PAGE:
Tuesday, 15 March 2011
Will Japan disaster force nuclear rethink in Europe?
All of this is in response to the unfolding crisis revolving around several nuclear power plants in Japan that were damaged during the devastating earthquake and tsunami there on Friday. Yesterday a third explosion was seen at the Fukushima power plant, the most serious one so far. The government says to date the amount of radiation leaked into the atmosphere is not dangerous to humans outside of the evacuated 20km radius. But right now everyone is waiting to see if this ends up being a minor Three Mile Island type incident or, in the worst case scenario, another Chernobyl.
But even if the danger is in the end contained, the political effects of this will be serious. In the United States, although disaster was narrowly averted during the Three Mile Island crisis, it killed the nuclear industry for decades, effectively putting a halt to new construction. Investors seem to be betting that this is going to happen again. Yesterday traders were frantically pulling out of uranium stocks, betting that this incident is going to kill new nuclear construction. They moved that money into stocks in renewable energy companies like First Solar and into fossil fuels. The price of carbon in the EU's Emissions Trading Scheme rose significantly yesterday.
But despite all the panic, yesterday the UK, France and Italy called for calm. France has the most keen interest in keeping fears at bay during this crisis, since it is one of the largest users of nuclear energy in the world. The UK ranks second in Europe in its use of nuclear power. And Italy has just started building a nuclear program.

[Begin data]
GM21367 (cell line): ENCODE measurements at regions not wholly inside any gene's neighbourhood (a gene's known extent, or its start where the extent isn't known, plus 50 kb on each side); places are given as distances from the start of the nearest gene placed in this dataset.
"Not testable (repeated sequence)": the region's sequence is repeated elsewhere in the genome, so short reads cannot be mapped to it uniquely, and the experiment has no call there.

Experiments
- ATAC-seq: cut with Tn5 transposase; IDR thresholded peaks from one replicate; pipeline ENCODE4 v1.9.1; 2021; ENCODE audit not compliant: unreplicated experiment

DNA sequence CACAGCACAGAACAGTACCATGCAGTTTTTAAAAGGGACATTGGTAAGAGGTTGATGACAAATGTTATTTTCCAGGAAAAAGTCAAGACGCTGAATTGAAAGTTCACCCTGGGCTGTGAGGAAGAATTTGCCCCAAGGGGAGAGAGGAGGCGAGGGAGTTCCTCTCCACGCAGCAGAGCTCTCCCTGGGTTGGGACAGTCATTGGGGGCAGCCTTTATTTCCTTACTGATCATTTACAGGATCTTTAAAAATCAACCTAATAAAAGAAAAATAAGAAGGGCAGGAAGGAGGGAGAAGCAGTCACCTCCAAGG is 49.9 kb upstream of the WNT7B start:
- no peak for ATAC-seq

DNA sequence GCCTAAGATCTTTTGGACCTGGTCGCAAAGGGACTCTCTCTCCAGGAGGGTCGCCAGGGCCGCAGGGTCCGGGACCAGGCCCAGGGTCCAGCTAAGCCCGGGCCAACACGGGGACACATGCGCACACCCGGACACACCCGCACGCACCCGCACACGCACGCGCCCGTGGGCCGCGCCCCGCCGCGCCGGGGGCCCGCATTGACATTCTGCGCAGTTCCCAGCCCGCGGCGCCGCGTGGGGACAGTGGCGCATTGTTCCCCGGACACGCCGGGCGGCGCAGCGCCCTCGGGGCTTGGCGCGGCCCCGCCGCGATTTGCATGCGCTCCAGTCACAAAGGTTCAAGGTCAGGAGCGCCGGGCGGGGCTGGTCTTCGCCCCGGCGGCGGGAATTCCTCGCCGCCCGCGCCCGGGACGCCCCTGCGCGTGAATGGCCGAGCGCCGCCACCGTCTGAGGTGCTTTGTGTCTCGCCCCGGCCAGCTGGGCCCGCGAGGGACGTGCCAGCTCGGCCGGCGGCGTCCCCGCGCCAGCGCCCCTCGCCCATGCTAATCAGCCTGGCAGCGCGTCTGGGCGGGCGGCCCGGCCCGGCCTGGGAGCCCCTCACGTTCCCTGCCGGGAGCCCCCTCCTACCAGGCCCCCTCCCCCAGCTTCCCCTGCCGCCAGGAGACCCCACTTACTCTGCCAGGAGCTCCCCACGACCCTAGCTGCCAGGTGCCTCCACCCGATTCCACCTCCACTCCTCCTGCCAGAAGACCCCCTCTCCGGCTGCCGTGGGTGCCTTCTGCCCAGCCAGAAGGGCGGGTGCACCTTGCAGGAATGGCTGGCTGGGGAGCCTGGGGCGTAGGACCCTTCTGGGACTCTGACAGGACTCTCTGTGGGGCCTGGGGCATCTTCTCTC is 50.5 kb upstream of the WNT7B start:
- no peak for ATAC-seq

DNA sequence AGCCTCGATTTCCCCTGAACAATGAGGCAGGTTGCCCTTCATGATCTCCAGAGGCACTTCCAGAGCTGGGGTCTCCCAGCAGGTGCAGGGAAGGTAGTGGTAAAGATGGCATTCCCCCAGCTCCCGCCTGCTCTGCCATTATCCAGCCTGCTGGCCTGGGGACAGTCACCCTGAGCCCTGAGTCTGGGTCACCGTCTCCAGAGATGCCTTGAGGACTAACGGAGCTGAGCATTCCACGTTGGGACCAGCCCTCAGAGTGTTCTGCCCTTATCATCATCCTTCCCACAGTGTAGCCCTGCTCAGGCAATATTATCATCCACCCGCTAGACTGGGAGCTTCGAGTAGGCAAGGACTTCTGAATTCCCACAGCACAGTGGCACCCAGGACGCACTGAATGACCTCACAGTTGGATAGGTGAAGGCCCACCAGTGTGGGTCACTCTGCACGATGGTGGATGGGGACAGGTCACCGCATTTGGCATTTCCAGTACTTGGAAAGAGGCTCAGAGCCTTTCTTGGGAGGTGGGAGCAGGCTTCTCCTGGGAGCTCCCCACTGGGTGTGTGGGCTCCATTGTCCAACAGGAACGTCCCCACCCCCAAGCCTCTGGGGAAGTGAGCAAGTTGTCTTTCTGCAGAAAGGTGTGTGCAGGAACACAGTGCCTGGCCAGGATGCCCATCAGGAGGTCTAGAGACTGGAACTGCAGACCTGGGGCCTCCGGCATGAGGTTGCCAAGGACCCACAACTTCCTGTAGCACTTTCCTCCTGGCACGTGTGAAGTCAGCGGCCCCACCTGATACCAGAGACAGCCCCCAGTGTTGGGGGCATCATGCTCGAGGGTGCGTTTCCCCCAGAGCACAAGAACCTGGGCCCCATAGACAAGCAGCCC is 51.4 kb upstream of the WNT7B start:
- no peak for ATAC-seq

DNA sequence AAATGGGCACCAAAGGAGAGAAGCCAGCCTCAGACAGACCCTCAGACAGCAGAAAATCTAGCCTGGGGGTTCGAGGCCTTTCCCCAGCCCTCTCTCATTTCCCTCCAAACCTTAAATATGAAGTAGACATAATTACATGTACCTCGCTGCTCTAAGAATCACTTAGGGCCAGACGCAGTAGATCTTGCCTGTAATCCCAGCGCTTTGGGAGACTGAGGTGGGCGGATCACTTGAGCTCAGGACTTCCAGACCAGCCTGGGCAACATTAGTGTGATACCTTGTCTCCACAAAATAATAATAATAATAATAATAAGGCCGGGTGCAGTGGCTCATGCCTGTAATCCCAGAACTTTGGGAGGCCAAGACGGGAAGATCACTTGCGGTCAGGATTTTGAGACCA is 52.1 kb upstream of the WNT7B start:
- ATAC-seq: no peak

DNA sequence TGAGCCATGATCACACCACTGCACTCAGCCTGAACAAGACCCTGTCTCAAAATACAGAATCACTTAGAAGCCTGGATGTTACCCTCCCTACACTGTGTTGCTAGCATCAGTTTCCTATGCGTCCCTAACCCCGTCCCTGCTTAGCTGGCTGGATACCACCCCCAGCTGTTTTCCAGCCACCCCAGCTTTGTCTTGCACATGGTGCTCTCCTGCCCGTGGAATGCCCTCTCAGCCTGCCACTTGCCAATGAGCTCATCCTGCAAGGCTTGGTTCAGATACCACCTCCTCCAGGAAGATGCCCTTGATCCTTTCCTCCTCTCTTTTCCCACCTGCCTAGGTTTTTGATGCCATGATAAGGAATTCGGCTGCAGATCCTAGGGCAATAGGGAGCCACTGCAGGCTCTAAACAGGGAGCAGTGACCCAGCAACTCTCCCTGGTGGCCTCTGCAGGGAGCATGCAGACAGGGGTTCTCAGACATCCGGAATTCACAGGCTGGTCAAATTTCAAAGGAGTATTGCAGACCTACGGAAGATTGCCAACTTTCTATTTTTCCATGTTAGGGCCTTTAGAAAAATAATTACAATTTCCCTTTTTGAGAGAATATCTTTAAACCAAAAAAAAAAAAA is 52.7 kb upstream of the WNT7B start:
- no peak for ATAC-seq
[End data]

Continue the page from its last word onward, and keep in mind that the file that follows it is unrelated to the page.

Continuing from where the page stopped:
The climate change situation was starting to change that thinking, with public attitudes starting to shift back in favour of nuclear because it is a clean source of energy that does not produce greenhouse gas emissions and can increase energy independence. German Chancellor Angela Merkel has been working to overturn the moratorium on nuclear power. Yesterday she announced a three-month suspension of this effort while all the facts about the Japan incident are gathered, showing how sensitive this issue still is in Germany.
If this incident does indeed cause the public to once again turn against nuclear the biggest loser in Europe would be France, which has been actively pushing the technology as a clean, carbon-neutral source of energy for the EU. But it may be that despite the accident in Japan, the public will remain more concerned about the looming spectre of climate change than the remote potential for a nuclear accident. After all, there are few areas in Europe at risk of an earthquake, mostly limited to the Mediterranean. Then again, the Japan incident may serve to remind people that despite the best laid plans of mice and men, accidents happen.